Memory of Jesus crucified

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Reading of the Word of God

Alleluia, alleluia, alleluia

This is the Gospel of the poor,
liberation for the imprisoned,
sight for the blind,
freedom for the oppressed.

Alleluia, alleluia, alleluia

Ruth 1, 1-6.14-16.22

In the days when the Judges were governing, a famine occurred in the country and a certain man from Bethlehem of Judah went-he, his wife and his two sons -- to live in the Plains of Moab.

The man was called Elimelech, his wife Naomi and his two sons Mahlon and Chilion; they were Ephrathites from Bethlehem of Judah. Going to the Plains of Moab, they settled there.

Elimelech, Naomi's husband, died, and she and her two sons were left.

These married Moabite women: one was called Orpah and the other Ruth. They lived there for about ten years.

Mahlon and Chilion then both died too, and Naomi was thus bereft of her two sons and her husband.

She then decided to come back from the Plains of Moab with her daughters-in-law, having heard in the Plains of Moab that God had visited his people and given them food.

They started weeping loudly all over again; Orpah then kissed her mother-in-law and went back to her people. But Ruth stayed with her.

Naomi then said, 'Look, your sister-in-law has gone back to her people and to her god. Go home, too; follow your sister-in-law.'

But Ruth said, 'Do not press me to leave you and to stop going with you, for wherever you go, I shall go, wherever you live, I shall live. Your people will be my people, and your God will be my God.

This was how Naomi came home with her daughter-in-law, Ruth the Moabitess, on returning from the Plains of Moab. They arrived in Bethlehem at the beginning of the barley harvest.


Alleluia, alleluia, alleluia

The Son of Man came to serve,
whoever wants to be great
should become servant of all.

Alleluia, alleluia, alleluia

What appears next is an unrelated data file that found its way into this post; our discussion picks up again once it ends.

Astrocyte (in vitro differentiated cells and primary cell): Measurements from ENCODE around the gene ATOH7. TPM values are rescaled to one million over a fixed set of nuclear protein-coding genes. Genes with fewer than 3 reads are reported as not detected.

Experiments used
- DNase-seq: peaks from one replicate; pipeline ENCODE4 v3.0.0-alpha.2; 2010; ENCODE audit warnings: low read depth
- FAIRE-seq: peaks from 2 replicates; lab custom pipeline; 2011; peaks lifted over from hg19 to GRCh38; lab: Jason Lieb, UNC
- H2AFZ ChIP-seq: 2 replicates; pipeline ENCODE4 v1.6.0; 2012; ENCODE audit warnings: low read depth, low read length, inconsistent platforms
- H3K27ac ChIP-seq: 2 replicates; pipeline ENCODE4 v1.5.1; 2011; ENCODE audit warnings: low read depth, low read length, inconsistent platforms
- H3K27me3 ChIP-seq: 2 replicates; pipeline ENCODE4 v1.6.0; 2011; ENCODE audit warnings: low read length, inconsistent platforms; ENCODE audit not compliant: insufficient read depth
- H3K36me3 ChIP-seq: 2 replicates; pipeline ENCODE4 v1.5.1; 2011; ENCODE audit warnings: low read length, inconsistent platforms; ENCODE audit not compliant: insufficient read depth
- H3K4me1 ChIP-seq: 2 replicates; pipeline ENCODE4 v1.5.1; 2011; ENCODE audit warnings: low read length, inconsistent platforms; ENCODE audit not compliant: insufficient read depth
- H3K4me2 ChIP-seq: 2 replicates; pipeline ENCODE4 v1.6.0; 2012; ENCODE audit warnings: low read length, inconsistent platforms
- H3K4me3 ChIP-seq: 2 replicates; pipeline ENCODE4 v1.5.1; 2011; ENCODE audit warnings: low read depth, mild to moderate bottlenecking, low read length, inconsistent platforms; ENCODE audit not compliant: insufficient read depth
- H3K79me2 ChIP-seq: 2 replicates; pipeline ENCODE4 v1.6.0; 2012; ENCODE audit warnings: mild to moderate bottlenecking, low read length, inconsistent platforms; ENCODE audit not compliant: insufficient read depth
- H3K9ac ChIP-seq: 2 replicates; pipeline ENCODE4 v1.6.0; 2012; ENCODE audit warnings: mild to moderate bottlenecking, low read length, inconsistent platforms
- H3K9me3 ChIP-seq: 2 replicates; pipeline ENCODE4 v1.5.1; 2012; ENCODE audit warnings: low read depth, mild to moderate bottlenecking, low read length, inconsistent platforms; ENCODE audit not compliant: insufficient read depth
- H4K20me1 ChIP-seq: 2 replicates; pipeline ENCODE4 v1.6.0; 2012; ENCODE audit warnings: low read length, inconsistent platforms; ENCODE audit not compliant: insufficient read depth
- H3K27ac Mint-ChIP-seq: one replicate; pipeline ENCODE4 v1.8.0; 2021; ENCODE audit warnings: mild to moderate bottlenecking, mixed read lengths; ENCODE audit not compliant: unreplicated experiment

If the book of Judges is characterized by violence and war-- in order to conquer the promised land--the book of Ruth is, instead, marked by peace and encounter. The text opens with the story of the return of Naomi to Bethlehem, where she left with her husband and children to emigrate to the land of the Moabites, a people that was believed to be an oppressor of Israel at the time of the Judges (Judges 3). In Moab she can finally eat and survive, but she lost her husband and two children. She decides to go back: she had things but she was alone. It is in this context of loneliness which begins the story of Ruth. Ruth was a Moabite woman who, although she could have remained among her people, chose to stay with Naomi and to follow her when she decided to return to Bethlehem. The other daughter in law did not do it and she remained tied to her own. Ruth, because of her love for Naomi, gives up her identity as a Moabite--her culture and the religion of her family--and she chooses to live with the people, the culture, the religion and the family of her friend Naomi. The latter does not fail to point out the difficulties of such a choice, but Ruth has no doubts: “Where you live ... Where you go ... your people ... your God ... I want to live”. Naomi arrives in Bethlehem, but even if she is without her husband she has a new friend. Seeing Naomi and her friend, the citizens of Bethlehem show more distrust than welcome, so much so that Naomi wants to change her name: “Call me no longer Naomi (sweet), call me Mara (bitter). … I went away full, but the Lord has brought me back empty.” In truth she was not “empty”. The friendship with Ruth was her new wealth. And the story told in this little book shows the richness of friendship. Ruth grows more and more aware of her choice. She knows that friendship is not something that can be taken for granted in life; it must be built up and pursued with tenacity, determination, and it requires growth in each other’s personal consciences. In fact, at the beginning she is called the “foreigner,” then the “servant” (2:13), then the “worthy woman” (3:11), and finally “the woman who is coming into your house” (4:11), comparing her to the “mothers” of Israel. Ruth, for the strength of her friendship, becomes the hope of Naomi and Boaz.